The creation of new diseases by pharmaceutical companies isn’t new. Back in 1921, a leading mouthwash manufacturer introduced the term “halitosis” in a bid to medicalise bad breath, thus fuelling demand for its antiseptic product.

What has changed is the scale and sophistication of the phenomenon dubbed “selling sickness” (also the title of an earlier book by Moynihan, published in 2005). These days, the pharmaceutical industry is constantly coming up with innovative new ways to inflate the size of its market for drugs by publicising conditions you may have otherwise have never realized you had, while simultaneously broadening their definitions to include more people.

“It’s endemic really,” says Professor Jon Jureidini, of the Adelaide-based global advocacy organisation Healthy Skepticism. “I would have thought it’s on the agenda for every disease group or drug group that a pharmaceutical company has an interest in.”

Because pharmaceutical companies are forbidden from advertising drugs directly to consumers in Australia, he explains, they spend their budgets on “raising awareness” of the conditions they are designed to treat instead through public campaigns. At the same time, they are permitted to target doctors with branded advertising for the supposed cure to these conditions and entertain them at lavish information events. Even the medical profession is not immune to clever marketing.

Take pre-menstrual dysphoric disorder (PMDD), for example, a relatively new illness described as a severe form of PMS. After the monthly malady controversially secured official recognition in the psychiatric bible the Diagnostic and Statistical Manual of Mental Disorders (DSM), drug company Eli Lilly won approval for its top-selling antidepressant Prozac to be used as a treatment. But instead of marketing it as Prozac for women with PMDD, the firm renamed it Sarafem and put it into a female-friendly box.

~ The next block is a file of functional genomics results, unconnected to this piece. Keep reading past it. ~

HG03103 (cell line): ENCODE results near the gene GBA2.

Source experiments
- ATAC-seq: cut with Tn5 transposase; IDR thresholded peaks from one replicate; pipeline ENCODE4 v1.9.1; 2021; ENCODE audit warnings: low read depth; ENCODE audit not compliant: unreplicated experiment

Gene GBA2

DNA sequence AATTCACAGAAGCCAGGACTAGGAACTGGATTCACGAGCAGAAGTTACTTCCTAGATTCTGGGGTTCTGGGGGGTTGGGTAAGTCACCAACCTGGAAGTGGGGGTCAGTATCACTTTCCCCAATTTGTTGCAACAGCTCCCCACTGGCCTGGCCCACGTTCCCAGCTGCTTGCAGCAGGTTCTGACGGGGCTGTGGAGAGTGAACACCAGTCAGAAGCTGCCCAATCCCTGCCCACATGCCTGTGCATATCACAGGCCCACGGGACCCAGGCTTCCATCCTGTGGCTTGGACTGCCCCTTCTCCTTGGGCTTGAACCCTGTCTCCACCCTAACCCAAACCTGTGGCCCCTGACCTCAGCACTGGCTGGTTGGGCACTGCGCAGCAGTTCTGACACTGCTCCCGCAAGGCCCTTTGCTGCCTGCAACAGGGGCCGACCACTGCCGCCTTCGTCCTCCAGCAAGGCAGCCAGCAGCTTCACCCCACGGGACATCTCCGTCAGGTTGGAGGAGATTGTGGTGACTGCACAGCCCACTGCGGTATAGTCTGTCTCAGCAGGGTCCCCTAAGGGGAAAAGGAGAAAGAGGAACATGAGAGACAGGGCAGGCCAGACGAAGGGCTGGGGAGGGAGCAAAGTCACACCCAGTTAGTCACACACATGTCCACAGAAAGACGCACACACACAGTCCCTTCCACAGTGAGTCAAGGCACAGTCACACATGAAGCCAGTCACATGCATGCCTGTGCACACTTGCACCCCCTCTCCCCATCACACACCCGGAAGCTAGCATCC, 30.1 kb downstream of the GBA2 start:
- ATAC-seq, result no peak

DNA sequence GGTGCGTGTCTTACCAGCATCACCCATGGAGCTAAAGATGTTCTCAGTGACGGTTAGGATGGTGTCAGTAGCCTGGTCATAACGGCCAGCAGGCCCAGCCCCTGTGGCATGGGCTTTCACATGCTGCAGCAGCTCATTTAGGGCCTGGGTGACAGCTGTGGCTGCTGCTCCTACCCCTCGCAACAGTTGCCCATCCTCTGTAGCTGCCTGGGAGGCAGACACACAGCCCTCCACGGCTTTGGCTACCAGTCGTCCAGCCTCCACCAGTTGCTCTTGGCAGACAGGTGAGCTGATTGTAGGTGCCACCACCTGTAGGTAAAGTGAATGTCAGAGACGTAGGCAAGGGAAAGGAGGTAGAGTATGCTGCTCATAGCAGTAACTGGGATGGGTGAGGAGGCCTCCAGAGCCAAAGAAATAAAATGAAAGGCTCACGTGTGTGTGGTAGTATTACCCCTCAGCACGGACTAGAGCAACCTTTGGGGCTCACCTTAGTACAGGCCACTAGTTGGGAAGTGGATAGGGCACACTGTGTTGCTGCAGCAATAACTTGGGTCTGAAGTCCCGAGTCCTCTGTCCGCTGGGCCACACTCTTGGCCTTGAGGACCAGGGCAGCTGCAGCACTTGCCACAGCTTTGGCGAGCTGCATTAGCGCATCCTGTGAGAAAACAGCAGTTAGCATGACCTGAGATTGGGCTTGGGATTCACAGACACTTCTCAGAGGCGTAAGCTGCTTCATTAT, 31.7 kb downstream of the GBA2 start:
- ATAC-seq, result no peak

Inside, the pill – fluoxetine – was exactly the same.

“By changing the brand name from Prozac to Sarafem – packaged in a lavender-coloured pill and promoted with images of sunflowers and smart women – Lilly created a brand that better aligned with the personality of the condition for a hand-in-glove fit,” comments pharmaceutical marketing specialist Vince Parry in Selling Sickness.

The move backfired, however, when Lilly was reprimanded by the US drugs regulator for an over-zealous advertising campaign, depicting a woman struggling with a shopping trolley, that asked: “Think it’s PMS? It could be PMDD.” Sarafem was eventually sold off to another drug company, where sales have slumped.

Today in Australia, women diagnosed with PMDD may be treated with antidepressants under the brand names Prozac, Zoloft and Lovan or with the contraceptive pill Yaz.

The problem with PMDD is that many of us experience uncomfortable symptoms such as bloating, moodiness and cramping before our periods.

And this may have a varying impact on our everyday lives. Some may forgo a swim, while others might argue with their partner or need a day off work to hibernate with a hot water bottle. But does this make it a medical condition? Or is it simply a normal part of our reproductive cycles?

Indeed, whether PMDD even exists is still under debate. In the US and Australia, it is recognized as a genuine condition. In Europe, however, it hasn’t been widely accepted as a diagnosis because of concerns women with less severe symptoms could be inappropriately prescribed anti-depressants.

Jureidini describes it as “spurious” at best, warning the severe premenstrual symptoms suffered by some women may in fact indicate a more serious problem that could be masked by drugs for PMDD.